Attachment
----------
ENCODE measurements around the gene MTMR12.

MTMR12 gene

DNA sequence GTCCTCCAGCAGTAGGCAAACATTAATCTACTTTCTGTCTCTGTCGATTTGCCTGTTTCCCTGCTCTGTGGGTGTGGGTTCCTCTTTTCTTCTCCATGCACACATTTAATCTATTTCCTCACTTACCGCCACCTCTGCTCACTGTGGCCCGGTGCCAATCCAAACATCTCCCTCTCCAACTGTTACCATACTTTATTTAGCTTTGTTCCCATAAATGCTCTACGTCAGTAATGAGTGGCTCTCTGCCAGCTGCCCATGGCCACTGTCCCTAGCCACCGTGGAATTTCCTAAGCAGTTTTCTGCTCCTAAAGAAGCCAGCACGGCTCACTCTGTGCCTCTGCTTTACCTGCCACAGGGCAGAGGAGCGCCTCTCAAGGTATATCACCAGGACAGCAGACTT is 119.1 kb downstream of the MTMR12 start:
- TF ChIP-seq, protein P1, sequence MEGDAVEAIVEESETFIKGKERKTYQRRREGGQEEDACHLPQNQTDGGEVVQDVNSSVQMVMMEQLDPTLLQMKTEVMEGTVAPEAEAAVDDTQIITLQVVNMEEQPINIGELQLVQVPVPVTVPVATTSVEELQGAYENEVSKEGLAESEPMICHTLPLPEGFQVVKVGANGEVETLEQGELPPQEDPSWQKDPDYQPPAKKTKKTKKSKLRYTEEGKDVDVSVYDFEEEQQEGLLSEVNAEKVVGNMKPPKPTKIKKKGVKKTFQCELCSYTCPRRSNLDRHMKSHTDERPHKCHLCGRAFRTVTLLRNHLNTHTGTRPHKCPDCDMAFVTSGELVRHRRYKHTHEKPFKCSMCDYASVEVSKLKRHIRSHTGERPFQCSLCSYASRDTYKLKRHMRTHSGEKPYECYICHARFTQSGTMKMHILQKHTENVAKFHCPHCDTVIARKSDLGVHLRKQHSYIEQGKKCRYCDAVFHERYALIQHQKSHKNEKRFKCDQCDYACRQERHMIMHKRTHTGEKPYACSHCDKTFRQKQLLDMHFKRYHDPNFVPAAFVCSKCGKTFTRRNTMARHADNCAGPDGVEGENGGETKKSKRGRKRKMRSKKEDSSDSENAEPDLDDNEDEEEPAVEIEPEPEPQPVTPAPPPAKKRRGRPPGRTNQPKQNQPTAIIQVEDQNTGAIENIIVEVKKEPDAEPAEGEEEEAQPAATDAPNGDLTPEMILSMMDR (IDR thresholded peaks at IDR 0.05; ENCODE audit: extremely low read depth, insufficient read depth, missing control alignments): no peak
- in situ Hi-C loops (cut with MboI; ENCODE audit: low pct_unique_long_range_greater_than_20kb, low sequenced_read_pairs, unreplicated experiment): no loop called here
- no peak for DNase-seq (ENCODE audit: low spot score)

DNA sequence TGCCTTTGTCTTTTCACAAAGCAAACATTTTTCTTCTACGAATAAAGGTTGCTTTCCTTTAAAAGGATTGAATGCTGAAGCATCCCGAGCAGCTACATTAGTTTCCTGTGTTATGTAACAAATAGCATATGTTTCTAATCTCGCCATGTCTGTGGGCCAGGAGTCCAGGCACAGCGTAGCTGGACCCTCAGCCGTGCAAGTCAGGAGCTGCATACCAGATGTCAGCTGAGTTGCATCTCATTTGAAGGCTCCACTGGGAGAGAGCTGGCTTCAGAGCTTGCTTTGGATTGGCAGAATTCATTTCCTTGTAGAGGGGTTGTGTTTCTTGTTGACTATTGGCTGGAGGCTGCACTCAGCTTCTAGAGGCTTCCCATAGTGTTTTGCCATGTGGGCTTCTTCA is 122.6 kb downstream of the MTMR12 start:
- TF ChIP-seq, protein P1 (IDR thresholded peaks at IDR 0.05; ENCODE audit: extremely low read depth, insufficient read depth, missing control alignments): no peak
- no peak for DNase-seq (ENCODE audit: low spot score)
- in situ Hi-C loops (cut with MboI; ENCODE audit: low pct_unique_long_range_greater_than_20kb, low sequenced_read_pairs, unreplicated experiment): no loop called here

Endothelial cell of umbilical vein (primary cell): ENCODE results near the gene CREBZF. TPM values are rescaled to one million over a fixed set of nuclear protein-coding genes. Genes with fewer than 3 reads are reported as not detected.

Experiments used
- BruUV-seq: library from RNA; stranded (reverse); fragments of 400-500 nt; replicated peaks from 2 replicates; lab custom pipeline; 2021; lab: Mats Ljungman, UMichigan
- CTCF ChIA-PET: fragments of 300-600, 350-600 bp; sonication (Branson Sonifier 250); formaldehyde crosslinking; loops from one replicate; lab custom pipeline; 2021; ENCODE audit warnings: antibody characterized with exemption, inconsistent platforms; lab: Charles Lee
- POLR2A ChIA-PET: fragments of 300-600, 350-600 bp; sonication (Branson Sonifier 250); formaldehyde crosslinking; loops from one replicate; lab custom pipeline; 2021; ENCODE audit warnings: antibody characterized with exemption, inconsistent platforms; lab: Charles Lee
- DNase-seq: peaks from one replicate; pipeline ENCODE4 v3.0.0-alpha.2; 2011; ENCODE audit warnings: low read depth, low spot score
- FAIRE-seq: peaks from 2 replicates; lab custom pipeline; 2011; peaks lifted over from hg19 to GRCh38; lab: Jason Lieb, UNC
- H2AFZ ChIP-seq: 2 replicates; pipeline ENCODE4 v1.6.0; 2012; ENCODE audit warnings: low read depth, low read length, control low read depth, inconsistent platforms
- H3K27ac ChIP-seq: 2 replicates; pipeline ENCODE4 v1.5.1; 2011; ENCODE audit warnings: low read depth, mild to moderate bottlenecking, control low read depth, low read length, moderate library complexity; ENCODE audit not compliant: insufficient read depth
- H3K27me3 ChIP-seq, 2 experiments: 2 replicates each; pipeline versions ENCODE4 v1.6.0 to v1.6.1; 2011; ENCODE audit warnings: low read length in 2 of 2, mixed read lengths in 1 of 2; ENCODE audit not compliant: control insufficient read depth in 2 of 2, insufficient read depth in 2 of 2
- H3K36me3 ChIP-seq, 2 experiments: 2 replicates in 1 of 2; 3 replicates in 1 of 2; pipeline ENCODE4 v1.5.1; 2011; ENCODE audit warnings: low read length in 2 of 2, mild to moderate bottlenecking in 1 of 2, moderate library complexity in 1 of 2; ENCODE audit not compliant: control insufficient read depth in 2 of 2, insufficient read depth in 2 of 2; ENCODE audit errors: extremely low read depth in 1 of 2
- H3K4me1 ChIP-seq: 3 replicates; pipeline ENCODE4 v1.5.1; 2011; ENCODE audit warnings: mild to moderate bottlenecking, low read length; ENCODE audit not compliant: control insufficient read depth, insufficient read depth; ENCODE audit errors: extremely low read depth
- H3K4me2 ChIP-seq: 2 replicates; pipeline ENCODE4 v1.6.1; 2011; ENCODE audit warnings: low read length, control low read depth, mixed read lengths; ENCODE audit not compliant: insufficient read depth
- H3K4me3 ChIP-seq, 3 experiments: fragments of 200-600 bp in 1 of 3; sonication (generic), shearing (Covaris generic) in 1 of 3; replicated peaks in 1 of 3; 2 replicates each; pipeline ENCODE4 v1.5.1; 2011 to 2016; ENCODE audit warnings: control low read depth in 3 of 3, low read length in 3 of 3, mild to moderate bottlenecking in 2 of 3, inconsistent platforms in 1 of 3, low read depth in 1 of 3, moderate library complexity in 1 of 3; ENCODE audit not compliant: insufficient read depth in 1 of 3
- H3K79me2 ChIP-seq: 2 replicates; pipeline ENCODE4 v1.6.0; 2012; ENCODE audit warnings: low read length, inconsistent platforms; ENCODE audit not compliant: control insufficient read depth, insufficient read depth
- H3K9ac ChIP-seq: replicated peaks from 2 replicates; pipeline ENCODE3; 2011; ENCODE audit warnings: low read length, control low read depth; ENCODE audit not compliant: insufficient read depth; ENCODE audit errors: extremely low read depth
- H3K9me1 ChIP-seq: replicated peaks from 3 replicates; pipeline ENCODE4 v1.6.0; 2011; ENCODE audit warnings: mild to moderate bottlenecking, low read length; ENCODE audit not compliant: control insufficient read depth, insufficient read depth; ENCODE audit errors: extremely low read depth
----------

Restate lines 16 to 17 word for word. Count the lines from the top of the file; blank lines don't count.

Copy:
- DNase-seq: peaks from one replicate; pipeline ENCODE4 v3.0.0-alpha.2; 2011; ENCODE audit warnings: low read depth, low spot score
- FAIRE-seq: peaks from 2 replicates; lab custom pipeline; 2011; peaks lifted over from hg19 to GRCh38; lab: Jason Lieb, UNC